May is Mental Health Awareness month and at Teen Speak, we encourage parents and caregivers to check in on their teen’s mental health, then continue to check-in throughout the year. It can sometimes be difficult to assess if your teen is just going through “normal” changes or if a change in mood, weight or activity-level actually means they are experiencing difficult emotions or even an episode of depression.
Here are 3 signs your teen may be struggling with their mental health and what you can do. Keep in mind, the best person you can compare your teen to is themselves!
- Lack of Social Desires: If your teen is typically active, hanging out with friends and they have been shutting themselves in their room every day, it may be time to check in on what could be happening socially. Touch base with their closest friends (and their parents), as well as teachers or coaches at school. Get perspective from others – you may find that something happened at school to initiate this change in mood. Use an open-ended question to ask about how they are feeling “What is keeping you from hanging out with your friends more?”. Recognize that it is common and very normal for teens to not want to hang out with their parents or siblings, but the evident shift is if they are not hanging out with their friends either.
- Change in Weight, Gain or Loss (with no explanation): This can be tricky as our teens are growing like crazy and their bodies are rapidly changing! But if you have noticed a major weight loss or gain – not eating, or overeating – this may be a sign your teen is struggling. Reflect by offering concern to open the discussion “I’ve noticed you are not eating with us anymore and am a little worried.” Let them respond, you may need to allow for some silence while they consider your reflection. Depression just as commonly embodies overeating, as it does undereating, so knowing your teen’s eating habits, exercise habits and their general body image beliefs is important. Typically, your parent intuition will tell you if the change in weight is normal, or something to be concerned about!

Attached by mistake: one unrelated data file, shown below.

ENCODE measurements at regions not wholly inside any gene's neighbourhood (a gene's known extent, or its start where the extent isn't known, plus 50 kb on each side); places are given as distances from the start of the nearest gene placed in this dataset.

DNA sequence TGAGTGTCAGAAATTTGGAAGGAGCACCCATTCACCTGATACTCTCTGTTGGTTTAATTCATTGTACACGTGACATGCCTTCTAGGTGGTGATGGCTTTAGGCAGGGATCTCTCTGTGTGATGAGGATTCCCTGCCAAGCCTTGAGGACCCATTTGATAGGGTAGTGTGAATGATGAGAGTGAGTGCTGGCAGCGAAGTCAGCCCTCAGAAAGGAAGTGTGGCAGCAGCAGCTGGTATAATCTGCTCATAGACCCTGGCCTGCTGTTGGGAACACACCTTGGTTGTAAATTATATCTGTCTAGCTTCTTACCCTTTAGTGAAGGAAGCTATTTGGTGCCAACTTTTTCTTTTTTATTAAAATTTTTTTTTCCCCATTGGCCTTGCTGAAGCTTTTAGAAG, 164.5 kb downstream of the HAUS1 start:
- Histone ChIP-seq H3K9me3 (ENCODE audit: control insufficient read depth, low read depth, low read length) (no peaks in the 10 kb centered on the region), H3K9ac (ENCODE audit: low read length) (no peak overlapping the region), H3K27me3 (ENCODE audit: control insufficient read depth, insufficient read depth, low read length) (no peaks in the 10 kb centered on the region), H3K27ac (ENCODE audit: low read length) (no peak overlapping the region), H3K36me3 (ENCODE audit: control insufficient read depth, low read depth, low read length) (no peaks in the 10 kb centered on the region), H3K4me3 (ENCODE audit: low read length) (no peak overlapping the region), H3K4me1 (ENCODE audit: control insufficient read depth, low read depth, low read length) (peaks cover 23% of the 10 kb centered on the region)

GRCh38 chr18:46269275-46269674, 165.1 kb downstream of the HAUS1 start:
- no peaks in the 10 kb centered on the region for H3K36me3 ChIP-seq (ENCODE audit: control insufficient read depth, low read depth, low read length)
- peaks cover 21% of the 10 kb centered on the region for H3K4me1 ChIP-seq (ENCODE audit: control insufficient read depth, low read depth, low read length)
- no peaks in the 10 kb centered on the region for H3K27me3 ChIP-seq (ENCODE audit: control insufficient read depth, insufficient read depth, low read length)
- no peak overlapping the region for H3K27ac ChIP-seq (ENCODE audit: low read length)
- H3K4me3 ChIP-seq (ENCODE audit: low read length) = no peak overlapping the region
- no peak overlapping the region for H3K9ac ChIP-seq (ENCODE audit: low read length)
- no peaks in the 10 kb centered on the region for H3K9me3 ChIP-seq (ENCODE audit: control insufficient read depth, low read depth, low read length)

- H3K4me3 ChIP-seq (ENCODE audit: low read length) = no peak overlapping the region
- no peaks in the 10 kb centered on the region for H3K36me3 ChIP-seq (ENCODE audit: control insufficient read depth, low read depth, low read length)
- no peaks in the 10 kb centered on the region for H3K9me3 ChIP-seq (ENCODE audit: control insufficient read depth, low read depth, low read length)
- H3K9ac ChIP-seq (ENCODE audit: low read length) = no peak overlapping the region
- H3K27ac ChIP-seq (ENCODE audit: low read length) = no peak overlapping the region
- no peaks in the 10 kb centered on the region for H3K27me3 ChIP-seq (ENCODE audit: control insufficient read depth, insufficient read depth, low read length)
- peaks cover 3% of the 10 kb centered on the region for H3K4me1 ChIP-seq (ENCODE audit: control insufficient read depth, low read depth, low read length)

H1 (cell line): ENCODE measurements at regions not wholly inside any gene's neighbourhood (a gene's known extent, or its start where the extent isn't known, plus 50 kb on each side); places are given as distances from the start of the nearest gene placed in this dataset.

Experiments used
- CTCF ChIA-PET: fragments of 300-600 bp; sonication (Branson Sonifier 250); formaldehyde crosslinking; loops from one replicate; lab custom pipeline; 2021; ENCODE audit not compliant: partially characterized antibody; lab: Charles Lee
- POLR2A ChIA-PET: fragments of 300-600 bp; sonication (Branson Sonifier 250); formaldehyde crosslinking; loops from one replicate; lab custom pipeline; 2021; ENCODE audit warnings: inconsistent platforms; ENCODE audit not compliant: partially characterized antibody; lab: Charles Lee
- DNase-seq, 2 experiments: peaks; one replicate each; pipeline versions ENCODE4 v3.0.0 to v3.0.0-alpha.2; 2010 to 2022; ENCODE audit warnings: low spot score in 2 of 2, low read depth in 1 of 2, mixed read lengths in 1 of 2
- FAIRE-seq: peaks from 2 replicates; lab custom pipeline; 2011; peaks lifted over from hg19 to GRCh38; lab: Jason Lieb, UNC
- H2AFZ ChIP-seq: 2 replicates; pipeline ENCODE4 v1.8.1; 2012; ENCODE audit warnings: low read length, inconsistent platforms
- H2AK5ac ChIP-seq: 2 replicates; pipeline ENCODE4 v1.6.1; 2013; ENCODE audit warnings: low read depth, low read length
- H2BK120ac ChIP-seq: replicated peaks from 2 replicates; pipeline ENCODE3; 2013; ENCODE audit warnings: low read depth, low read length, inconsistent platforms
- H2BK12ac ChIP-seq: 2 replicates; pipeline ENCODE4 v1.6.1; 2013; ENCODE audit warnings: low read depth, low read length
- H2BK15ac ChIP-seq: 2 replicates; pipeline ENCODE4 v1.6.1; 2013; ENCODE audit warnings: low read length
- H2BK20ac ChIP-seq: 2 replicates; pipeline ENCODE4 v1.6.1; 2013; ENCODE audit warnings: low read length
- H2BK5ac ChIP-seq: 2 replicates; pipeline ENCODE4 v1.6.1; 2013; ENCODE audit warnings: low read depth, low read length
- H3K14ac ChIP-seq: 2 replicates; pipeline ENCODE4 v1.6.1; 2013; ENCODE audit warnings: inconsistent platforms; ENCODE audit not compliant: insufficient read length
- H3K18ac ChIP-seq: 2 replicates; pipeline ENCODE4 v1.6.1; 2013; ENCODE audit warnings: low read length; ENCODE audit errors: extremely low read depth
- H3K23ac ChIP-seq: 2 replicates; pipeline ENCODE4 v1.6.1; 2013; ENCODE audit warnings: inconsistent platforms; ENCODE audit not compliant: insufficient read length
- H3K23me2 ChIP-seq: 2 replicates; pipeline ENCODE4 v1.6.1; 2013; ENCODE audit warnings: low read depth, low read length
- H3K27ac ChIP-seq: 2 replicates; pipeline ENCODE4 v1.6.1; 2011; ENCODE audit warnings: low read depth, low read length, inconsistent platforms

- Emotional Mood Swings and Anger: Puberty can do a number on our teens, and in turn – us! Their hormones are changing and they feel most comfortable with their parents/caregivers – so the occasional outburst of anger or emotional rollercoaster shown to us is most definitely normal – but if you are noticing a regular rollercoaster of emotions and anger, there may be more going on. The best comparison to your teen is themselves, so ask yourself – is this a sign that something else is going on? Specifically, if your teen is typically chatty and wears their emotions on their sleeve, but has turned silent and emotional. Start with an affirmation “You believe in taking care of people around you – your brother, your friends.” Let them respond, then ask an open-ended question “What do you need to feel better?”
Our teens most definitely keep us on our toes – but we know that your number 1 goal is their health and happiness! In the midst of busy seasons or stressful careers, it can be easy to lose touch on what our teens are going through or how they are feeling.
We encourage you to implement weekly check-ins or monthly 1:1 “dates” with your teen so you feel confident in recognizing when their mood or behaviors drastically change. YOU are their biggest cheerleader – make sure your teen knows that! 🙂
Download our FREE 3-in-1 Bundle: Create Effortless Conversations with your Teen to learn more about what normal behaviors look like and how you can build a foundation for a life-long relationship!